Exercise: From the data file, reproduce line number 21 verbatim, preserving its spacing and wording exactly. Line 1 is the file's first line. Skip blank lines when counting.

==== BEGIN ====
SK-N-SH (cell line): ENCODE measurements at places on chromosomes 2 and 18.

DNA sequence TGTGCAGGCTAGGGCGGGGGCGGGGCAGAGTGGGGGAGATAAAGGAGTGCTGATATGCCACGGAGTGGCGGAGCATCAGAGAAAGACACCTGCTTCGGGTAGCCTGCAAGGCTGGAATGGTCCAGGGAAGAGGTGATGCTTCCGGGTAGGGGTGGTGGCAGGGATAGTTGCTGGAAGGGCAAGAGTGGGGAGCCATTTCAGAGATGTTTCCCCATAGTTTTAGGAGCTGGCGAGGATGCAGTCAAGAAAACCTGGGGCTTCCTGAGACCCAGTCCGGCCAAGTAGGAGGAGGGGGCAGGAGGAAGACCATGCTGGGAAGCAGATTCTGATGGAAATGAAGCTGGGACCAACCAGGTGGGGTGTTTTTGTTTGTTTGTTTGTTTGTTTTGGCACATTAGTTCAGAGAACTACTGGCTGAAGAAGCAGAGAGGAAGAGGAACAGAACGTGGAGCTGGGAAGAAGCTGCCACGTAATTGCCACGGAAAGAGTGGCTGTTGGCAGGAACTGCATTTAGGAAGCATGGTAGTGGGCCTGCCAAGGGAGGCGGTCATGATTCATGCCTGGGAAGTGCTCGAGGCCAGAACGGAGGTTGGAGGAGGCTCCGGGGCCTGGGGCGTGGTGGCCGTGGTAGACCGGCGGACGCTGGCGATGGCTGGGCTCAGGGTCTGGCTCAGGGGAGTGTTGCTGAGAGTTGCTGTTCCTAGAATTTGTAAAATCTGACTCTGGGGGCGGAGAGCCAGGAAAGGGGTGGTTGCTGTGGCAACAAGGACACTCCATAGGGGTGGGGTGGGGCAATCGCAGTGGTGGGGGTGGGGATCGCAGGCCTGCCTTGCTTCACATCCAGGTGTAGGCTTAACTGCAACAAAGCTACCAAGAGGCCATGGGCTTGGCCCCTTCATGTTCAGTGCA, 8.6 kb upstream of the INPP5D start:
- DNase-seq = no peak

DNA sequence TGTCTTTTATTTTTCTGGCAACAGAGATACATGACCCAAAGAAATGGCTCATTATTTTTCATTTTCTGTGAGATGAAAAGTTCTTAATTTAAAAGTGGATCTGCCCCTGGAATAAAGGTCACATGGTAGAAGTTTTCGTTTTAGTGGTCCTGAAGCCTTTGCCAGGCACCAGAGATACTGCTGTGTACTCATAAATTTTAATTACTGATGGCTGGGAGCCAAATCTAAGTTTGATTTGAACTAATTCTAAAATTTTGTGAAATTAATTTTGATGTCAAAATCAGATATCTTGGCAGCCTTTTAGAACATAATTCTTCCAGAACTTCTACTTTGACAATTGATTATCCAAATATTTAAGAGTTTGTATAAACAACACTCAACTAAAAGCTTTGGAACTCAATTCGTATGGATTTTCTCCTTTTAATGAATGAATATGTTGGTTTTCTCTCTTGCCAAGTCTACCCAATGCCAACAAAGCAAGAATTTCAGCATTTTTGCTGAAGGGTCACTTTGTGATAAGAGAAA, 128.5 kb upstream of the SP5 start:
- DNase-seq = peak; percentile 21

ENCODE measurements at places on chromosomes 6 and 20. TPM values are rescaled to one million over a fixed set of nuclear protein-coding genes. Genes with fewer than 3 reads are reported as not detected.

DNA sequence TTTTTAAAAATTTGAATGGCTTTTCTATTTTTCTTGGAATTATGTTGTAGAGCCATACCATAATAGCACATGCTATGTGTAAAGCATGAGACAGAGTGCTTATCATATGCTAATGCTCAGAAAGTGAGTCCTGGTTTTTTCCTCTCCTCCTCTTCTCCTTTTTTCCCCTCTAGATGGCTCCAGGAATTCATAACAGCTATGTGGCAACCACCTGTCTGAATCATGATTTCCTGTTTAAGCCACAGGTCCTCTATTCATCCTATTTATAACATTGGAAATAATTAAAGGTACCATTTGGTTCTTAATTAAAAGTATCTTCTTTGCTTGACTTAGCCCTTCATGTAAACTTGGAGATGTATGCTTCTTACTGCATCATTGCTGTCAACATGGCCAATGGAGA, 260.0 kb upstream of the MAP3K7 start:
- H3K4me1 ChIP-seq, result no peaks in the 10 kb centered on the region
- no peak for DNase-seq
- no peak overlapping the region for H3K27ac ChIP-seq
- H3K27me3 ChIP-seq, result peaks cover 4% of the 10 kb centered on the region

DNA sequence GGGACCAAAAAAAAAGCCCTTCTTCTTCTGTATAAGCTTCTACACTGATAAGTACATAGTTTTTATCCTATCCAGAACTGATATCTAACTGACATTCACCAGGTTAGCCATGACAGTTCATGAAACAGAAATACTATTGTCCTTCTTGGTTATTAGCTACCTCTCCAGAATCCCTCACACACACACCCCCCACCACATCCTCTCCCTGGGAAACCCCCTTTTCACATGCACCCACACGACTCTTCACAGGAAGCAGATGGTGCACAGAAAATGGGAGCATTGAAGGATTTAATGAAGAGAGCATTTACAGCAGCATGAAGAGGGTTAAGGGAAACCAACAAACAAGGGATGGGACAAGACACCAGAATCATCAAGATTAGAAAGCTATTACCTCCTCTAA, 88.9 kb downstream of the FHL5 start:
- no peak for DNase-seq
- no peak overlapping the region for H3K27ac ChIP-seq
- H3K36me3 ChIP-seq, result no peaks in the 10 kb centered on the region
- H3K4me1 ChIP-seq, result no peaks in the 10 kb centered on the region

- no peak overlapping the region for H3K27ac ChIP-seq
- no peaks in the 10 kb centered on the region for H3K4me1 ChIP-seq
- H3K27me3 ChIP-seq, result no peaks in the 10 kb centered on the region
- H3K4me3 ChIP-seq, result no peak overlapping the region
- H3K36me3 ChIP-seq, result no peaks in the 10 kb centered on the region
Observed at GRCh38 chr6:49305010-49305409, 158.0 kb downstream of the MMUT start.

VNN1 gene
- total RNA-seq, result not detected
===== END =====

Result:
- H3K36me3 ChIP-seq, result no peaks in the 10 kb centered on the region